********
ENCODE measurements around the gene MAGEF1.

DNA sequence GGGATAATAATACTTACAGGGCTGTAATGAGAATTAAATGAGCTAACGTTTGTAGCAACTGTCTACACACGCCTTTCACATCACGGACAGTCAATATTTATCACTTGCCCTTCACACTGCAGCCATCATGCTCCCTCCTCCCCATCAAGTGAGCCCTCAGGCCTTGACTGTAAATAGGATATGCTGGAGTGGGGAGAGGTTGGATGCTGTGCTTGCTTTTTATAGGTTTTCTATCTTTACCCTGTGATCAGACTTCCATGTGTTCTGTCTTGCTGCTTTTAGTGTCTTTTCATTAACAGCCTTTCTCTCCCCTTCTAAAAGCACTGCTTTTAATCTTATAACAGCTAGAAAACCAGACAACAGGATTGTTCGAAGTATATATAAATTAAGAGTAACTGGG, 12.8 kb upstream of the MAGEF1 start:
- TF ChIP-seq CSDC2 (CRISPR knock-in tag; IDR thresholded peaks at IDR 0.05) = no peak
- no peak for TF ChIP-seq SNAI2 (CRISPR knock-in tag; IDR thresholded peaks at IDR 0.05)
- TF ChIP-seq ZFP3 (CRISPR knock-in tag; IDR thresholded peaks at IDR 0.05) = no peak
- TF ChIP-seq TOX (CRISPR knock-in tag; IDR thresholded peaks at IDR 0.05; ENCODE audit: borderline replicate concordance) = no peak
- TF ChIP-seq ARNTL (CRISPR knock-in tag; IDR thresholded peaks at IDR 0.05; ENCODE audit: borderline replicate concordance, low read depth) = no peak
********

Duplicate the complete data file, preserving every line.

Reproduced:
ENCODE measurements around the gene MAGEF1.

DNA sequence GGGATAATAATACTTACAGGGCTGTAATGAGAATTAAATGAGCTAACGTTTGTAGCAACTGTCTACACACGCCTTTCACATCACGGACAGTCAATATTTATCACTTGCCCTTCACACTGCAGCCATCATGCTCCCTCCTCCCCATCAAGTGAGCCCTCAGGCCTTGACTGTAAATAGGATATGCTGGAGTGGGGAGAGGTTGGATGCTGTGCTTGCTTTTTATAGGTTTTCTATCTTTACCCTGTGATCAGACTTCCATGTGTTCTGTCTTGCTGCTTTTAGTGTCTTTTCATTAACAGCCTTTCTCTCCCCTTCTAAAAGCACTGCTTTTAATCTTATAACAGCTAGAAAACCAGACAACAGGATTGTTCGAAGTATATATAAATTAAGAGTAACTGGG, 12.8 kb upstream of the MAGEF1 start:
- TF ChIP-seq CSDC2 (CRISPR knock-in tag; IDR thresholded peaks at IDR 0.05) = no peak
- no peak for TF ChIP-seq SNAI2 (CRISPR knock-in tag; IDR thresholded peaks at IDR 0.05)
- TF ChIP-seq ZFP3 (CRISPR knock-in tag; IDR thresholded peaks at IDR 0.05) = no peak
- TF ChIP-seq TOX (CRISPR knock-in tag; IDR thresholded peaks at IDR 0.05; ENCODE audit: borderline replicate concordance) = no peak
- TF ChIP-seq ARNTL (CRISPR knock-in tag; IDR thresholded peaks at IDR 0.05; ENCODE audit: borderline replicate concordance, low read depth) = no peak